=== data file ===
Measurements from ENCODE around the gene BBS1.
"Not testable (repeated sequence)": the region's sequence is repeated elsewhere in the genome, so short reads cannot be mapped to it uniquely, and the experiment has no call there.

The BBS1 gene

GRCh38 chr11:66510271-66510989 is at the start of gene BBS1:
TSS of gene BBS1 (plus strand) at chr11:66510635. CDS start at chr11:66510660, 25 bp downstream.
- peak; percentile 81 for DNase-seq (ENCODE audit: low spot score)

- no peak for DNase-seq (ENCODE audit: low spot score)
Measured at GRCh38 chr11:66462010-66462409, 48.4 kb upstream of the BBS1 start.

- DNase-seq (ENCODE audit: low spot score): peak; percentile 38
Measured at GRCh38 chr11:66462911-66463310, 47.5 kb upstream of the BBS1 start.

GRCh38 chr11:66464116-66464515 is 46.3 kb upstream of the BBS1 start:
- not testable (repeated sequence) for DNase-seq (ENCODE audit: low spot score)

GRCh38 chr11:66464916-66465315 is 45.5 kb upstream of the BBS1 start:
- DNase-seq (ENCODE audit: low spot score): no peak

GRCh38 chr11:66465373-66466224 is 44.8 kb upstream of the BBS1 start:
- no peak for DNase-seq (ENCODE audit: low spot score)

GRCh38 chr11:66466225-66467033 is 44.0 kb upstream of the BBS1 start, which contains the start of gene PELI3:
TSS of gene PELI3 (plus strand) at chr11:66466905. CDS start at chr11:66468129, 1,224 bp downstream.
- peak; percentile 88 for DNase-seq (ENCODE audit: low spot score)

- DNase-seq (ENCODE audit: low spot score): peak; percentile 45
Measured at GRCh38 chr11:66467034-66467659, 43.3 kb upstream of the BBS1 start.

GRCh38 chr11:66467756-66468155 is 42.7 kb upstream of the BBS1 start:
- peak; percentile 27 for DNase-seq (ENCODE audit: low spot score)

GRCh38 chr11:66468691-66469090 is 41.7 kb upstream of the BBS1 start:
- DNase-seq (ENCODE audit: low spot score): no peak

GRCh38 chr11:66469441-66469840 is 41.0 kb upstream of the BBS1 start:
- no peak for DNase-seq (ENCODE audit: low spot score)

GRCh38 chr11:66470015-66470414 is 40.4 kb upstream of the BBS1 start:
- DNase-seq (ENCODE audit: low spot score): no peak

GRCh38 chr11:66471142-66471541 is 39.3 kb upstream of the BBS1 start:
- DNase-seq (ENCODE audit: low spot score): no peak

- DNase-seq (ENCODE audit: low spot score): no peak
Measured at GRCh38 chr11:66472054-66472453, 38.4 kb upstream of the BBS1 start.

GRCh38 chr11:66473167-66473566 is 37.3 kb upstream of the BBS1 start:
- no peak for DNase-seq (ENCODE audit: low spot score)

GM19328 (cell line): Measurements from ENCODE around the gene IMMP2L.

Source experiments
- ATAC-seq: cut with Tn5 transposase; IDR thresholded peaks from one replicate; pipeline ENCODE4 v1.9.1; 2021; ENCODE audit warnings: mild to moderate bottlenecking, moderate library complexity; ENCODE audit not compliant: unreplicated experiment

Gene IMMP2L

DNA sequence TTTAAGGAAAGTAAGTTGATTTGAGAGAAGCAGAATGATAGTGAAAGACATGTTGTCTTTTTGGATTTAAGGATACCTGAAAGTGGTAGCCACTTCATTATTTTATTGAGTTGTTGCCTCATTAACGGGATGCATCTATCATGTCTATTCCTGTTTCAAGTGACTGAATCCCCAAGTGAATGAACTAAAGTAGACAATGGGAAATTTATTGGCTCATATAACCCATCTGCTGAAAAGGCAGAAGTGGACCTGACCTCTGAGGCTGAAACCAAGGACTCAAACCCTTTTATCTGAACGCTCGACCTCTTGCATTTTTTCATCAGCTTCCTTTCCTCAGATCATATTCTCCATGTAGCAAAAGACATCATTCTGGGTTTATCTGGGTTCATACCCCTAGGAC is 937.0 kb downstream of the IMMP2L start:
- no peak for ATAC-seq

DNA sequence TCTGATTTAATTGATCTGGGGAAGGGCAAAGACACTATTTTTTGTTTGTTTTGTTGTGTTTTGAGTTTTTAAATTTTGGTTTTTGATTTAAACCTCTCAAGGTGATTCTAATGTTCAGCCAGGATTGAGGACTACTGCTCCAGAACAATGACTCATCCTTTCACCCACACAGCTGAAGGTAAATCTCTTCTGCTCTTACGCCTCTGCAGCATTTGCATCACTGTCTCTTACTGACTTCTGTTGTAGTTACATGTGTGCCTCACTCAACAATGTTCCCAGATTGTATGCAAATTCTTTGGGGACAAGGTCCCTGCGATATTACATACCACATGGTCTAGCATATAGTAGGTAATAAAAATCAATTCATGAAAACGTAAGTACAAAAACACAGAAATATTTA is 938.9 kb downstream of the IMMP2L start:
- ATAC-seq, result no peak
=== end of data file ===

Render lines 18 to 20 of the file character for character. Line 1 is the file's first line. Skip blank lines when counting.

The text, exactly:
TSS of gene PELI3 (plus strand) at chr11:66466905. CDS start at chr11:66468129, 1,224 bp downstream.
- peak; percentile 88 for DNase-seq (ENCODE audit: low spot score)

- DNase-seq (ENCODE audit: low spot score): peak; percentile 45